(Austin Weber reviews the debut album by Fall of the Albatross, which had its full streaming premiere yesterday.)
Fall Of The Albatross are pretty much the second coming of the style of music played by defunct experimental mathcore fusionists Lye By Mistake, although Fall Of The Albatross amazingly draw from an even wider palette of sounds than the aforementioned eclectic group, and they do so quite expertly. While the band previously had a vocalist, they decided to soldier on sans vocals after losing him, leading to their current instrumental incarnation and the self-recording of their full-length debut now before us — Enormous Cloud.
Enormous Cloud is a lot of things at a lot of different times. But to try and break it down into its elements, you could say that they smash together lots of wild tapping, heavy-as-hell moments of pure Dillinger rage, split-second grind bursts, just the right amount of post-rock builds, some grooves, and polyrhythmic chugging that’s always paired with different combinations of riff/leads/sweeps/tapping and is never overdone. Meanwhile some of their rhythms and melodies certainly remind of math-rock at times, while their forays into jazz, Latin, funk, blues, and fusion slide in and out of this ever-changing mass.
Jarring though some of the transitions are, the songs all manage to have a unique identity, flow, and structure. This is very progressive and dense instrumental metal indeed.
A good example of their nutty genre-mash ups appears instantly on “Euphoria Dance”, where a funk-and-keyboard-jam beginning gives off a pleasant and upbeat vibe that obfuscates the sudden embrace of head-splitting heaviness to come. Or take the intro to “In The Interest Of Time”, which sounds a good deal like Electro Quarterstaff, but the stomping Meshuggah rhythms that overpower afterward take things in a totally different direction. Those forays into heaviness only last for so long, as these songs frequently shift course and direction unexpectedly on a dime.
“Revolving Lantern” is another song with a similar sonic approach, a collision of technicality, speed, and groove along with a smattering of the rest of their jack-of-all-trades secret awesome sauce musical ingredients. The way that song ends and begins is hauntingly beautiful, and yet the song is also quite aggressive, creating a further heightened sense of dynamics.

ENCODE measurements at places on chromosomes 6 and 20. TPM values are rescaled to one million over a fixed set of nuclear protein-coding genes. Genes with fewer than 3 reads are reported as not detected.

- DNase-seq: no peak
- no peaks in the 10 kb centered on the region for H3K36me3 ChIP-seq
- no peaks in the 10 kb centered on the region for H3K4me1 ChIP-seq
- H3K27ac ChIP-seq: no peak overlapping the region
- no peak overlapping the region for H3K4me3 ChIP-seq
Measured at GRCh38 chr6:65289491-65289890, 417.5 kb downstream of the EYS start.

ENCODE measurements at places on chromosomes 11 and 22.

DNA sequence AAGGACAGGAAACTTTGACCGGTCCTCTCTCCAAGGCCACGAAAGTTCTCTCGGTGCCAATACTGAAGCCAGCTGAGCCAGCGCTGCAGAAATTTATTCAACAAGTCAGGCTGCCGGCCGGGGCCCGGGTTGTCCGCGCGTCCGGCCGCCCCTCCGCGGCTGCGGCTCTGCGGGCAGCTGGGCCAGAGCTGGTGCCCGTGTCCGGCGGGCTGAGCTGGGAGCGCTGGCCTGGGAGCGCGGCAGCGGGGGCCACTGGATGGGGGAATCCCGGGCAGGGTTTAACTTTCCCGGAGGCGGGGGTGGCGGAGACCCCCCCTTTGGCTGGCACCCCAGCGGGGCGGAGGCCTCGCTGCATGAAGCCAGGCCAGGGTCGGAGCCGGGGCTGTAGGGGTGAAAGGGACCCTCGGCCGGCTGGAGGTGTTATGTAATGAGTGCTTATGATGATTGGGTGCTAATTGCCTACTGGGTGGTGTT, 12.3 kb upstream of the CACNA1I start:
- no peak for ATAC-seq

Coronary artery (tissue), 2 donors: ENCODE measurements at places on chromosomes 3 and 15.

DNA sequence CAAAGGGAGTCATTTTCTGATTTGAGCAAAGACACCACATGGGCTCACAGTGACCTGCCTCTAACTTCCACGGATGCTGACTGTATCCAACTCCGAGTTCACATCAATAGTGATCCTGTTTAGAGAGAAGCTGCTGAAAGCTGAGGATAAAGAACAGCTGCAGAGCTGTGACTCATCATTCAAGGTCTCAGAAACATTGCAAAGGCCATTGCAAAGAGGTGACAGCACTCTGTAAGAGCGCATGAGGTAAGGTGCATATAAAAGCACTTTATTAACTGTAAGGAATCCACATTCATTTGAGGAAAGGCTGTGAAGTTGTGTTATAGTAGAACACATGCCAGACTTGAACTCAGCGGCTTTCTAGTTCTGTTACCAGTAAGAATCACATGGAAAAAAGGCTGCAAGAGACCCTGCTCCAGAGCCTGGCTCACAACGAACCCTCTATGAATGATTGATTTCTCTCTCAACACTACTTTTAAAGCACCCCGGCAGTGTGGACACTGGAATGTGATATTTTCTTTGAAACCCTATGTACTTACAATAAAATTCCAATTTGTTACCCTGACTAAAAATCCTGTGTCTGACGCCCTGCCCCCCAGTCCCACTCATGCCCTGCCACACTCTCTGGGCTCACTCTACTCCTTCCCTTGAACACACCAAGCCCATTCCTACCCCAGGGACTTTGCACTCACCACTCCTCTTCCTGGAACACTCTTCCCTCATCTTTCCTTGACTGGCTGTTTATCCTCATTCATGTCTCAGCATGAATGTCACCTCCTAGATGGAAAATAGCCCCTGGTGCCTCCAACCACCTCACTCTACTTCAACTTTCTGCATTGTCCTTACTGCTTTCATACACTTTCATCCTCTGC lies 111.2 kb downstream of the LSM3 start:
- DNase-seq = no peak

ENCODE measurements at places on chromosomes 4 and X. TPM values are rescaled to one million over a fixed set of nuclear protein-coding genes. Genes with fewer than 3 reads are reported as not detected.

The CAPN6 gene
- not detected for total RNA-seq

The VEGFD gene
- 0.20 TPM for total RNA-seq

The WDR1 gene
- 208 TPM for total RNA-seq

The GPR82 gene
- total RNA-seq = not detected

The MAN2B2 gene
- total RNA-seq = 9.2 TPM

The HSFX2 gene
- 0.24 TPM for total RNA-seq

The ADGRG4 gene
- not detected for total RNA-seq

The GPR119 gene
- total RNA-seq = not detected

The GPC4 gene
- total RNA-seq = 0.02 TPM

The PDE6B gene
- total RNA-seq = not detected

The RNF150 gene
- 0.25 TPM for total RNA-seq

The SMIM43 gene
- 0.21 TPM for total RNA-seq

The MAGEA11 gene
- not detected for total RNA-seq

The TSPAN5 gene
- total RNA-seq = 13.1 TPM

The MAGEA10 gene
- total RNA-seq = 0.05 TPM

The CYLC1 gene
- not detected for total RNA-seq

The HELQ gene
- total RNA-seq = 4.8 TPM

This deep conflict and contrast in their music continually proves to be interesting, unique, and abundantly varied throughout the musical roller-coaster that Enormous Cloud spins and swirls around into your ears. Another particularly enjoyable track, “All Connected”, similarly disperses bold hypnotic bursts amidst metallic minefields in a highly creative and multi-faceted way.
Each member of the group plays with passion, creativity, and a very high level of technical skill. They deserve applause for their performances here. Guitarists Colin Ruhwedel and Harold McCummings (also keys) cover a range of stitched-together playing styles, creating an all-encompassing, everything-and-the-kitchen-sink framework. Robert Anderson’s bountiful, beefy, audible 6-string bass lines dominate with his strong double-thumping style, while also being silky smooth, and drummer Anthony Wong seems more robot than human. Combined, they’re a group whose collective talent is off the charts and eye-popping without ever showboating.
Having had the immense pleasure of seeing them play several of these songs live, I can attest to the band’s tremendous skills and abilities as they pulled off this incredibly difficult and frenetic material flawlessly.
Enormous Cloud is equal parts elegant, explorative, and aggressive, and that tri-focused approach is a thing of wonder to hear in spirited action. Much like a Mr. Bungle, Enormous Cloud sounds like the work of multiple bands fighting each other for space on a singular album of incredible density and intensity. Fall Of The Albatross are certainly a new breed of instrumental metal, and Enormous Cloud is their forward-thinking testament to the world.
Enormous Cloud comes out June 24 and pre-order bundles are available through their website listed below. It will also be digitally available through Bandcamp on its release date. A full album stream via Heavy Blog Is Heavy is available here: